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Fenian Movement

Map Illustrating the Fenian Raid on June 2nd 1866, in The Fenian raid at Fort Erie, June the first and second, 1866..., 1866.
Map Illustrating the Fenian Raid on June 2nd
1866, in The Fenian raid at Fort Erie, June the
first and second, 1866..., 1866.

The Fenian Movement consisted of revolutionary groups determined to overthrow British rule of Ireland and establish an independent Irish state. The movement was started in Ireland in 1850 when James Stephens and Thomas Clarke Luby created the Irish Republican Brotherhood; the nickname, "Fenians," came from the ancient Irish warriors called the Fianna. John O'Mahoney, Michael Doheny, and Stephens started the Fenian Movement in the United States in a ceremony in front of Tammany Hall in New York City in October of 1858. Their objective in starting an organization in the United States was to rally Irish-Americans politically behind a revolution in Ireland against Britain.

In Ireland, the movement was quickly stamped out by the British, who launched a vigorous crackdown. The Fenians had better luck in the United States, however, for the American government made no efforts to suppress the group.

The movement grew swiftly by attracting volunteers from the large population of Irish immigrants in Boston, New York, and other urban centers in the Northeast, and many of its members soon gained extensive military experience serving in the American Civil War. In the aftermath of the war, the Fenians planned a three-pronged invasion of Canada. The hope was that, if they succeeded in capturing British Canada, it could be used as ransom to coerce the British government into granting Irish independence. In theory, the plan might have been appealing, but it was impractical and quixotic because the Fenians simply did not have enough soldiers and resources to have any realistic hope of taking Canada from Britain, the world's premier military power in the mid-19th century.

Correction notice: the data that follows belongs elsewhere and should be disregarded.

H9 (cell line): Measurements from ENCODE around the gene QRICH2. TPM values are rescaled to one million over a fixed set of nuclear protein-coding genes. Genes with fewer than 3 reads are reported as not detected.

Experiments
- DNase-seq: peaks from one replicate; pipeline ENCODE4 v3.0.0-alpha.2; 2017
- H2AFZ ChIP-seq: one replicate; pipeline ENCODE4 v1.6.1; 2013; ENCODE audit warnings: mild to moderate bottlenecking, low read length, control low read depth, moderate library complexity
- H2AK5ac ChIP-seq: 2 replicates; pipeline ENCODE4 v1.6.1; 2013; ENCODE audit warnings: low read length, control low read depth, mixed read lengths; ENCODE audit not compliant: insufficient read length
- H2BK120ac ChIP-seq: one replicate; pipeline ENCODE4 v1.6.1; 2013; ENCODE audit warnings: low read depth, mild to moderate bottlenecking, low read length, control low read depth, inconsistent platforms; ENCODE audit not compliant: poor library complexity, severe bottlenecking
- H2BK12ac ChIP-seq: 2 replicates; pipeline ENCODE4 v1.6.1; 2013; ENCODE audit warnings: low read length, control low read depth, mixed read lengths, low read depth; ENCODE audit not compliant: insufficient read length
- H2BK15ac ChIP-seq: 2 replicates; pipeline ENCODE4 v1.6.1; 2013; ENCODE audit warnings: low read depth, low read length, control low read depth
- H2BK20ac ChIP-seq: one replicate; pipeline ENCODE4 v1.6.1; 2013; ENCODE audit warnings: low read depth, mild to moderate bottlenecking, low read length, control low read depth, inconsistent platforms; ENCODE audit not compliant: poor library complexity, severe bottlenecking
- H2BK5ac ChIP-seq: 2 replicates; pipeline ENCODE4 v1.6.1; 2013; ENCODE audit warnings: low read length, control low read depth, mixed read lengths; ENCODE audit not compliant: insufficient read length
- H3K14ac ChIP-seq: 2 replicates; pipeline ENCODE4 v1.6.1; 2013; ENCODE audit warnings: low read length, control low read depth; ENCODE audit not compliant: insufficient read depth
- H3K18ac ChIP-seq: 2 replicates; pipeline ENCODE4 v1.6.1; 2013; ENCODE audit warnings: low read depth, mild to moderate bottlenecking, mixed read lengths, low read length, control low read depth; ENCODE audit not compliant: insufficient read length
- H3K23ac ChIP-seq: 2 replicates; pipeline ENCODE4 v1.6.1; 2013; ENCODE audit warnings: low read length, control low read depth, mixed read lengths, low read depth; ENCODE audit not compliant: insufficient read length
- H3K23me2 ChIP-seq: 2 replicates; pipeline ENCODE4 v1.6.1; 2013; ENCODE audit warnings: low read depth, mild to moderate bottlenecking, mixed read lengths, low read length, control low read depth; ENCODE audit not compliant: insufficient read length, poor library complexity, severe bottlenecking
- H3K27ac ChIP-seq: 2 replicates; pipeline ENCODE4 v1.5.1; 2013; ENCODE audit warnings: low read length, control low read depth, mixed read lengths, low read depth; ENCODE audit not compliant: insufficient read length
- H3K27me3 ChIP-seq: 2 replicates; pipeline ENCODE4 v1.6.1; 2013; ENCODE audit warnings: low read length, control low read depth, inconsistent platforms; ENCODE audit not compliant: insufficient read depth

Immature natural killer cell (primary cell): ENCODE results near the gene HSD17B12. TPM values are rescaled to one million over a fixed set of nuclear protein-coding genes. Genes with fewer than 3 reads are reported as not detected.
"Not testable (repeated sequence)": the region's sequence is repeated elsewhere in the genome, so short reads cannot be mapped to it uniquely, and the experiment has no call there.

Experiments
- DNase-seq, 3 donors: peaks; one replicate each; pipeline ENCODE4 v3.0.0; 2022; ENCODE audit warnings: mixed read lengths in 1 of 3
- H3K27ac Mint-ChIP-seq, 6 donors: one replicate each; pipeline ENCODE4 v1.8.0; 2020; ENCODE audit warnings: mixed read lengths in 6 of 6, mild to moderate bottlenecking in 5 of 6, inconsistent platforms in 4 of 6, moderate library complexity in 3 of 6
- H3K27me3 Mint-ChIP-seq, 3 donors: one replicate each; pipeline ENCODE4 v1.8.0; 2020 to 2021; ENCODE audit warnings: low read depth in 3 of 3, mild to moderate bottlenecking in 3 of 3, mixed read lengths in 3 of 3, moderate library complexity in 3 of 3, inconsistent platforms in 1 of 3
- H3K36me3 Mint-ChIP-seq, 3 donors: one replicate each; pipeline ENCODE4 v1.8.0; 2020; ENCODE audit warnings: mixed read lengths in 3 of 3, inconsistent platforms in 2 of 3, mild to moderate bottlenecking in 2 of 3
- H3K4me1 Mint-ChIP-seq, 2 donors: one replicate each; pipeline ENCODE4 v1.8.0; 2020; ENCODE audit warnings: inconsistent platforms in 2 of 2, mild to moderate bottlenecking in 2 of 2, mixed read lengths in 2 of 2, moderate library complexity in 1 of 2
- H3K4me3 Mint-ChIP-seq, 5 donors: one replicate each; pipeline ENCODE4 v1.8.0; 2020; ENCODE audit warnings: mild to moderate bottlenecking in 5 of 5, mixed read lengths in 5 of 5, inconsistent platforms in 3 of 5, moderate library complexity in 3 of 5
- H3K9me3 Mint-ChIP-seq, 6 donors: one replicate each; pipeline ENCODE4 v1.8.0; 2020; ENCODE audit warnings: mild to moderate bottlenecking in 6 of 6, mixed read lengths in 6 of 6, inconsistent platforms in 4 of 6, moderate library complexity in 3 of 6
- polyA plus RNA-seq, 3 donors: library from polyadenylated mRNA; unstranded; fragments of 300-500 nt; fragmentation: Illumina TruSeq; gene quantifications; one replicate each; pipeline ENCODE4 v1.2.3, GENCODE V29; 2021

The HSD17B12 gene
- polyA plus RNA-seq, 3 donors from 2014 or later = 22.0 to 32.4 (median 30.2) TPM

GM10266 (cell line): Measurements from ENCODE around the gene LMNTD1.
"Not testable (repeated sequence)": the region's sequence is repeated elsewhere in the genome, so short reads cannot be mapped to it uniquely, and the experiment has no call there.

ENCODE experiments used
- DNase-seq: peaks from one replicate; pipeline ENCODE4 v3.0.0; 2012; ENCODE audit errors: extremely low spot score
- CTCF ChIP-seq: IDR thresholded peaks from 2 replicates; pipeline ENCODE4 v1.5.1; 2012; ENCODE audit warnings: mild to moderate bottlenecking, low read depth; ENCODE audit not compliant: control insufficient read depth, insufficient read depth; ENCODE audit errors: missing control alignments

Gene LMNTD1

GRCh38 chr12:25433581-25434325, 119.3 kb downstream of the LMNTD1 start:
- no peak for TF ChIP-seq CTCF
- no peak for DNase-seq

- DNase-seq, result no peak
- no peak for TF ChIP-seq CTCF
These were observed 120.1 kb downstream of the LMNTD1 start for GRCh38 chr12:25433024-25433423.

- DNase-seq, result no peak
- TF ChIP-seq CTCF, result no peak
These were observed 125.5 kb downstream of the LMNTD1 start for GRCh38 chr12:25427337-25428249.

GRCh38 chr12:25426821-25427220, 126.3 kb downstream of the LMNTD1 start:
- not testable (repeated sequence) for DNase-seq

The Fenians' first planned invasion of New Brunswick in 1866 never took place. Their second invasion of Canada attained some initial success after 1,000 Fenian soldiers crossed the Niagara River into Ontario and captured the town of Ridgeway on June 1, 1866. But they were quickly driven back as British and Canadian soldiers reinforced the Canadian border. A third invasion of eastern Quebec was thwarted when US forces intercepted and arrested a Fenian force in northern Vermont on June 6, 1866. The US government, which had hitherto given the Fenians wide leeway, now began to rein them in and tried to prevent further incursions into Canada out of the fear that the Fenians would provoke an international crisis with Britain. Nevertheless, small border raids would continue off and on until 1871.

In the end, the Fenians failed to achieve Irish independence, a goal which would have to wait until 1922 when the Irish free state was created. The Fenian movement remained active in the United States throughout the rest of the 19th century, but it never managed to export revolution from the United States to Ireland. The foundation and growth of the Fenians demonstrate how some immigrant groups tried to use the United States as a launching pad for stimulating political change in their home countries. Nevertheless, the Fenians were unique among immigrant political groups in their formation of armed militias and their invasion of a foreign country from American soil, two actions which arguably make them among the most militant immigrant groups in the history of American immigration.

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Fenian Movement